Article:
The Grass Family

Formerly the Gramineae Family, it is a large group containing about 600 genera with over 10,000 species making it the fifth largest of the plant families. Grasses are all monocotyledons and many of them have been "domesticated" for use as food grains. It is estimated that members of this family cover as much as 20 percent of the vegetative cover on earth.

Hair Grass Blue Oat Grass
Quackgrass Creeping Velvet Grass
Bentgrass Squirrel's Tail Grass
Foxtail Bottlebrush Grass
Big Bluestem Japanese Blood Grass
Vernal Grass Koeleria Junegrass
Loose Silkybent Grass Hare's Tail Grass
Oatgrass Ruby Grass
Giant Reed Grass Eulalia Grass
Oats Purple Moor Grass
Bamboo  
Blue Grama Basket Grass
Quaking Grass Switch Grass
Brome Grass Fountain Grass
Buffalo Grass Ribbon Grass
Feather Reed Grass Timothy
Sandbur Bluegrass
Sea Oats Rabbitsfoot Grass
Job's Tears Ruby Grass, Natal Grass
Pampas Grass Little Bluestem
Bermuda Grass Saccharum Sugar Cane
Orchardgrass Rye
Bamboo Foxtail Millet
Tufted Hair Grass Indian Grass
Crabgrass Sorghum
Barnyard Grass Prairie Cordgrass
Goosegrass Dropseed
Lyme Grass Sleepy Grass
Horsetail Gamma Grass
Love Grass  
Plume Grass Bread Wheat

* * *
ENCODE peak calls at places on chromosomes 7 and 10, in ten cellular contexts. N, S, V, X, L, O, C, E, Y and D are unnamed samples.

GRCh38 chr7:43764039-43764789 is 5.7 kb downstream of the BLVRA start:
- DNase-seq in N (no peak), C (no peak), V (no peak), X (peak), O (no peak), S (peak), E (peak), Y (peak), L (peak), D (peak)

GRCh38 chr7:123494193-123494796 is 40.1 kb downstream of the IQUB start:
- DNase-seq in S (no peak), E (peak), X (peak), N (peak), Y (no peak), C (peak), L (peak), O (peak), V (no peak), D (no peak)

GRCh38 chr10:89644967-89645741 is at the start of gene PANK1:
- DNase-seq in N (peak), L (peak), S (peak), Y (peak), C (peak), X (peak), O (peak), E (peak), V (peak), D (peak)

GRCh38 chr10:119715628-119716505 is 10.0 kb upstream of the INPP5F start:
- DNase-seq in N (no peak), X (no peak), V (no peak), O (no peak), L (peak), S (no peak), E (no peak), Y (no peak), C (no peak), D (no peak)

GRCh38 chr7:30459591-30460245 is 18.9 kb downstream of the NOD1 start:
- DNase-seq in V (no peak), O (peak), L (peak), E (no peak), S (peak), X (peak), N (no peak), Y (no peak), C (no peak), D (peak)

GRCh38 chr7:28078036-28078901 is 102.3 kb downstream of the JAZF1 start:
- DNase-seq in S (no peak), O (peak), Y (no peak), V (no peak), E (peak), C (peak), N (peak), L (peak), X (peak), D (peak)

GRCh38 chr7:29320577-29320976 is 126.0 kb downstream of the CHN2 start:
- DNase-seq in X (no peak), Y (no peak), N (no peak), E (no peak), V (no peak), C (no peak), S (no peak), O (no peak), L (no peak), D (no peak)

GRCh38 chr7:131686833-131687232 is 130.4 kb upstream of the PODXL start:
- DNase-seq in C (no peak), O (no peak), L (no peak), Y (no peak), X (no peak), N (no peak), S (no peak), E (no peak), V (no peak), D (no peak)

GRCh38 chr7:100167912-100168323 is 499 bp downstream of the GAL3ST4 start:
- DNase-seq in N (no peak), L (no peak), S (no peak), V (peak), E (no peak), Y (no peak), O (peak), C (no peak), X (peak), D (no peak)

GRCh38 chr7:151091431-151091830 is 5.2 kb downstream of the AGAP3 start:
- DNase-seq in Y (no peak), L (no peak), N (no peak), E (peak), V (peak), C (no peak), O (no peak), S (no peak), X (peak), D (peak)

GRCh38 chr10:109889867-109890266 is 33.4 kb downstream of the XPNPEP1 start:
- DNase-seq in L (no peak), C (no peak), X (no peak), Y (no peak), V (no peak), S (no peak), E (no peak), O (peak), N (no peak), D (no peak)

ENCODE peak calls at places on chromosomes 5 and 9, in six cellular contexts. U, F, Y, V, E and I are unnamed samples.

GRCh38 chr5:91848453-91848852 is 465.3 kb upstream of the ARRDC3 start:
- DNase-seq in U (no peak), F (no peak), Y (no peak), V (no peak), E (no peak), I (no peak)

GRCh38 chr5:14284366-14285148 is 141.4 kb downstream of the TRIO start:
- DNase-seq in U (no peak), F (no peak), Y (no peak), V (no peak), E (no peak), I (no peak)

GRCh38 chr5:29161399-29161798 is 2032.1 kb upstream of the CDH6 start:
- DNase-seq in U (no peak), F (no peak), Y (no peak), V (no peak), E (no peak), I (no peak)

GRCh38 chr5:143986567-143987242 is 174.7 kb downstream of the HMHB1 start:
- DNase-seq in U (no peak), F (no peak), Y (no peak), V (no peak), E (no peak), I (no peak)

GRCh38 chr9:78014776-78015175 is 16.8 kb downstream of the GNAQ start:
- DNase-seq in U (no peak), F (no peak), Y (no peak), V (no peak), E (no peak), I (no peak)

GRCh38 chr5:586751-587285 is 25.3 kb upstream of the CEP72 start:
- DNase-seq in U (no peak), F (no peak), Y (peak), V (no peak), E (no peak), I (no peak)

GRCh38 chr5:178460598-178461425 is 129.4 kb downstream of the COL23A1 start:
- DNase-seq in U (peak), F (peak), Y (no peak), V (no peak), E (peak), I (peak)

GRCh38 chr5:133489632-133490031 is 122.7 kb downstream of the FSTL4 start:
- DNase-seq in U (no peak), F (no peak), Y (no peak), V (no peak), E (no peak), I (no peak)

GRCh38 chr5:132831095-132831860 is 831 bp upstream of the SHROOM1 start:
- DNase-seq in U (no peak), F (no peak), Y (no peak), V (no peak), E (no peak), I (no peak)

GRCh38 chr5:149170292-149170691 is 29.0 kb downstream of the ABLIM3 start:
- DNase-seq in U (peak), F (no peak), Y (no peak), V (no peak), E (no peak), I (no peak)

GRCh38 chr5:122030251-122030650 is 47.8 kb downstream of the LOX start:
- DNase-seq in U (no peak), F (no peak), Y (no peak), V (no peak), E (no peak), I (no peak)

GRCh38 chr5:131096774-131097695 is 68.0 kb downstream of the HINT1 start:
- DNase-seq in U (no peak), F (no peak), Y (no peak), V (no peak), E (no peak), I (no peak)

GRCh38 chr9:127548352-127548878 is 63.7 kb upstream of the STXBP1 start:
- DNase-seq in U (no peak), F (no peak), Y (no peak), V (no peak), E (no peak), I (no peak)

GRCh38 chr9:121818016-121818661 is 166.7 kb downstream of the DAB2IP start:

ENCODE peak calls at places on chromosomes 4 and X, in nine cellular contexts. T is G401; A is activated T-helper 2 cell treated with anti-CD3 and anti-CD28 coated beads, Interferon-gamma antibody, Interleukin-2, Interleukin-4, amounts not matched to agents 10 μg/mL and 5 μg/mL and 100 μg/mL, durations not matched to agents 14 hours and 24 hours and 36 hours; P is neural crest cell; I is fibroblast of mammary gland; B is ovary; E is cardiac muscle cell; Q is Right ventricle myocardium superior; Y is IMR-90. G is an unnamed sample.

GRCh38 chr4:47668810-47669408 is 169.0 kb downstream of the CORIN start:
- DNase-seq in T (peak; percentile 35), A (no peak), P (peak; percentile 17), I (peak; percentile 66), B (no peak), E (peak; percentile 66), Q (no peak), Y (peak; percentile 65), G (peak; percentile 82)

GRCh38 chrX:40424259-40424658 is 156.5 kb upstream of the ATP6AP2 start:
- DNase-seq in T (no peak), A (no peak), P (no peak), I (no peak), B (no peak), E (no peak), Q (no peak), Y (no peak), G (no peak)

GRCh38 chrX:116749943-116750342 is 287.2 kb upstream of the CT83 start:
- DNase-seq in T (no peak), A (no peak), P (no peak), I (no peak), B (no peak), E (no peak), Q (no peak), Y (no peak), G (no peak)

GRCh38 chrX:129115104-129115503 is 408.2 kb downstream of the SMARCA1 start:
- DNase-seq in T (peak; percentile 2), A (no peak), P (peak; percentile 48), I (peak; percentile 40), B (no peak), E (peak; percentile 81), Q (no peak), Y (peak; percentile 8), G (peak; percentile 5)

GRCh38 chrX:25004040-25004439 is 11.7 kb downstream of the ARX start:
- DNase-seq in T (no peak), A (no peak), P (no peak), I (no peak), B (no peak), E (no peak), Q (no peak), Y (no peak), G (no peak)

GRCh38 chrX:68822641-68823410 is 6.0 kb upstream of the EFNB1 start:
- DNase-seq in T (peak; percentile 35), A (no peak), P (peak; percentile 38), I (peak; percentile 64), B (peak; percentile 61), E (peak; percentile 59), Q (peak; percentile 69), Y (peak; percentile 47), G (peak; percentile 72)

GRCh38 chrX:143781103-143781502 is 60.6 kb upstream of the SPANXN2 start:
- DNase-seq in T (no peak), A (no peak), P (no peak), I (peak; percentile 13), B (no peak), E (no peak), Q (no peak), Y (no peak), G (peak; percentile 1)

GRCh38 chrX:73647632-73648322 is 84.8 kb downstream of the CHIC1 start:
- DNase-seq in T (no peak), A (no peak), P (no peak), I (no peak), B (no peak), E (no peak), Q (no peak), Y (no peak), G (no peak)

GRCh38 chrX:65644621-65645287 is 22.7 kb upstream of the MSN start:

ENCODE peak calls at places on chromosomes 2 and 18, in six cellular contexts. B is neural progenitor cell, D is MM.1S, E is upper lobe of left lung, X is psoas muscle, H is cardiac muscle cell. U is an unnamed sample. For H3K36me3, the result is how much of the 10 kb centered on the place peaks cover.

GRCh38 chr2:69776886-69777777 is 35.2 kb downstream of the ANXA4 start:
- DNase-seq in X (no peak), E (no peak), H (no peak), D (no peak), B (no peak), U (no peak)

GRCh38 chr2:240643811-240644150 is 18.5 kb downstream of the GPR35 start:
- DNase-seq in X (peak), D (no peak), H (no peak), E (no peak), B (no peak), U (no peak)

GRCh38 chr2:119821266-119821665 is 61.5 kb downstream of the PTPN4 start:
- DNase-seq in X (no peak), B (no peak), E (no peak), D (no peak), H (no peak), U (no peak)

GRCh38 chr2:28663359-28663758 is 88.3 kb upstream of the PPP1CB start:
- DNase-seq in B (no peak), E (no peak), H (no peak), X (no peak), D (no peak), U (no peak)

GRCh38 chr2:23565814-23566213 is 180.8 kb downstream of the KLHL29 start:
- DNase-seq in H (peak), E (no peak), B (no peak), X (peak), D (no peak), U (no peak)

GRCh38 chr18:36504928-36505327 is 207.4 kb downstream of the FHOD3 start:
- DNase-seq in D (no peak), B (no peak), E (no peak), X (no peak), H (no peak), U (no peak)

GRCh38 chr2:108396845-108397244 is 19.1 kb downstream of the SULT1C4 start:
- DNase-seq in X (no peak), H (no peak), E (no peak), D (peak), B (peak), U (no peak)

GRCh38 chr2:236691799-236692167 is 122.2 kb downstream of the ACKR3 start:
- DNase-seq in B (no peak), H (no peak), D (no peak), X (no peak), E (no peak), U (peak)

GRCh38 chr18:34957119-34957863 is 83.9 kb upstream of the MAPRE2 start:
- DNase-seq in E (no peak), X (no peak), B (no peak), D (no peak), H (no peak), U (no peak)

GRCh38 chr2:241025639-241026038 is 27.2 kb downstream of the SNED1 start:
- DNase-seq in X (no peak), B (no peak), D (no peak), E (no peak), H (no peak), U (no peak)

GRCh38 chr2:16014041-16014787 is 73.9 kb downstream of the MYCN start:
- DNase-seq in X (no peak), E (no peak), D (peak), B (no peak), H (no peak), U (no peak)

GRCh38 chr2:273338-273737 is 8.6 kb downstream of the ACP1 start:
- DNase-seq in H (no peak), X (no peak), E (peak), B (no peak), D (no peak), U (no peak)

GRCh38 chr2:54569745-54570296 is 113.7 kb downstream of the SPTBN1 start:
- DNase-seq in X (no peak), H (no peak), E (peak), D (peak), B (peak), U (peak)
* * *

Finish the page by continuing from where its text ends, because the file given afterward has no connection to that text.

Fescue Corn
Japanese Forest Grass Zoysia Grass
       

Note on Taxonomy - Plant taxonomy is the art and science of classifying plants into groupings in order to help people make sense of the huge diversity found in the world. The people who do this for a living are called taxonomists. They are continually evaluating and re-evaluating how plants are classified. For example, with the recent emergence of DNA analysis, many plants have been changing classification.

Also, there is no one, single universal classification system for plants. Rather, there is a lot of debate among taxonomists which may lead to confusion for the average gardener. That is why, in these family listings, you often see the words "about" or "around" when counting the number of genera or species to include. It is also why new families are created and some of the old ones suddenly fade away. So, don't be surprised if you find slightly different information at other sites or sources. Oh, well.

 

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